Purchasing a Listed Building
If you are one of the fortunate few who get the opportunity to purchase a listed building, it could be best described as obtaining a piece of history.
All buildings still in their original condition and built before 1700 are classed as listed. This also applies to most buildings constructed between 1700 and 1840. Post-1840 buildings can be listed, but have to meet a strict criteria. There are very few listed buildings under 30 years old.
The Listing process does not necessarily freeze a building in time and is also not a preservation order that will prevent change to a listed building. The purpose it serves is to identify and protect buildings of exceptional architectural or historical special interest. Whilst changes can be made, additional consents are needed in order to safeguard a listed buildings future.
You will find there are three categories or grades when listing a building.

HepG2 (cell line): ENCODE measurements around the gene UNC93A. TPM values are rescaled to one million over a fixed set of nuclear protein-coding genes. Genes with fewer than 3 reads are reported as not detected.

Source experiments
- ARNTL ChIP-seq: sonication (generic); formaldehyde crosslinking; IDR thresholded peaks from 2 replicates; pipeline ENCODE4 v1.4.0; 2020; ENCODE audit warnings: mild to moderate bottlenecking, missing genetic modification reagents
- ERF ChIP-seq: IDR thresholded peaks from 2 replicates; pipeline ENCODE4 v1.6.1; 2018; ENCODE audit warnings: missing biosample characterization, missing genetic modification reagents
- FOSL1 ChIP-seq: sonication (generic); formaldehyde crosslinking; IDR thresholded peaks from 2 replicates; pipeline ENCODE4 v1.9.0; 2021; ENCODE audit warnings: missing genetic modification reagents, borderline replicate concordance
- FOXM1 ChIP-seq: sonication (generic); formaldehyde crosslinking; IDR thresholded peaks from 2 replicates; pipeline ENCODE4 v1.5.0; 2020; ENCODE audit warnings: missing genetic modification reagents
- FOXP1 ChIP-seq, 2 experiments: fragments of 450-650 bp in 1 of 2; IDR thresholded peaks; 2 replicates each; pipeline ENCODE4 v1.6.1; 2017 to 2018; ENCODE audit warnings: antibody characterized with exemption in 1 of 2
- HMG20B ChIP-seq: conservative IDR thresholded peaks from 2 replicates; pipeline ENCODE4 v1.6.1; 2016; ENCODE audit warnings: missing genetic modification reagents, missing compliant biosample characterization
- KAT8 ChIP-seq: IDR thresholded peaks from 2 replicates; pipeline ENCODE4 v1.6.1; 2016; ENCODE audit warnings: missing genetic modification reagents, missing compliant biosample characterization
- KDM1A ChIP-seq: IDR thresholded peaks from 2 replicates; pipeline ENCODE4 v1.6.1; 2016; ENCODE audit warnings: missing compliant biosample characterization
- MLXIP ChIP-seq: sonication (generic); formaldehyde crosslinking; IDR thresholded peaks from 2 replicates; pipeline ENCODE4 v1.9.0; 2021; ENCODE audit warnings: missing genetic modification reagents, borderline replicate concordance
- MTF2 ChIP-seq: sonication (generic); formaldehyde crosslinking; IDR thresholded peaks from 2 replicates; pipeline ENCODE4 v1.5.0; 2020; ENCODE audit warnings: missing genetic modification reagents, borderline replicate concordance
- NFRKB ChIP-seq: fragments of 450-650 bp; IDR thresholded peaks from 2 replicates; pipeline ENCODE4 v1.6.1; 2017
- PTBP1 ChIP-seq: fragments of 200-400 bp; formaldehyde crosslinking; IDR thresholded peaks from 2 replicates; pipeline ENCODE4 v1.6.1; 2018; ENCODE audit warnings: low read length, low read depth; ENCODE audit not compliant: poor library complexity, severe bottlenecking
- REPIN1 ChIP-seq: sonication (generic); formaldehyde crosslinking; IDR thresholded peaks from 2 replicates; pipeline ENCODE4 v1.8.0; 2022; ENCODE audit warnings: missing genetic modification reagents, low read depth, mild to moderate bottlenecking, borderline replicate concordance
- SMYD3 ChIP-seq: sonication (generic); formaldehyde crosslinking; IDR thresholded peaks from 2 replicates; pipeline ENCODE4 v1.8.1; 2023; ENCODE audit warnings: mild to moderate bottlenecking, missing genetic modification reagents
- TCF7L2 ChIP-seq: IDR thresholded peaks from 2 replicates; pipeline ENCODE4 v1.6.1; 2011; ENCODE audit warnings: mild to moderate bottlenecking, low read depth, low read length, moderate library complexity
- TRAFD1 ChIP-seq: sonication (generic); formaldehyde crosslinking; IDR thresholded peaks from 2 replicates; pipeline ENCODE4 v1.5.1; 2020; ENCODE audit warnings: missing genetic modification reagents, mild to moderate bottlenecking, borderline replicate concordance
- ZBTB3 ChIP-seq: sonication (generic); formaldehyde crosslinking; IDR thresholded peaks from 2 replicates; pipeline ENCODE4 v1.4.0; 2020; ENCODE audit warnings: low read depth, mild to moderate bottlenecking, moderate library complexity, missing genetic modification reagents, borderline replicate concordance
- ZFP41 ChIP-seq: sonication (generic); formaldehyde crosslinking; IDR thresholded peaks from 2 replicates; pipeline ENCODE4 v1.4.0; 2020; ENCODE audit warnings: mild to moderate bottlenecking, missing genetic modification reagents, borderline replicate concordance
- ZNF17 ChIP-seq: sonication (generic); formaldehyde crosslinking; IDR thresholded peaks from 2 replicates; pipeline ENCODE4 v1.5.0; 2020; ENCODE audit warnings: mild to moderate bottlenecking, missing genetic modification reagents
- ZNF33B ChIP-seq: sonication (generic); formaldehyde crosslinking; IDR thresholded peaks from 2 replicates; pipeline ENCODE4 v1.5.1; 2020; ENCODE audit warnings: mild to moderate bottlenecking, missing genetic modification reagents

- Grade II makes up 92% of all listed buildings.
- 5.5% are Grade II* listed (of more importance)
- 2.5% are Grade I listed, (sometimes of international importance).
Before you consider the purchase of a listed building it is very important to ensure you have had it thoroughly inspected by a Listed Building Surveyor who is conversant with historic buildings. You will need to understand how the building has been constructed, how it has been adapted and of course its state of repair.
Improving and repairing listed buildings is more costly than modern properties, requiring specialist skills and materials.
You must ensure that any changes made to a listed building are completed with Listed Building Consent; it is the responsibility of the owner to ensure compliance, even if unauthorised changes have been made by the previous owner or occupier.
British Listed Building Surveyors have years of experience surveying listed buildings and recommend using their chartered surveyors to provide you with the right advice, before you commit to the purchase.
Call today on 0800 298 5424 (Freephone)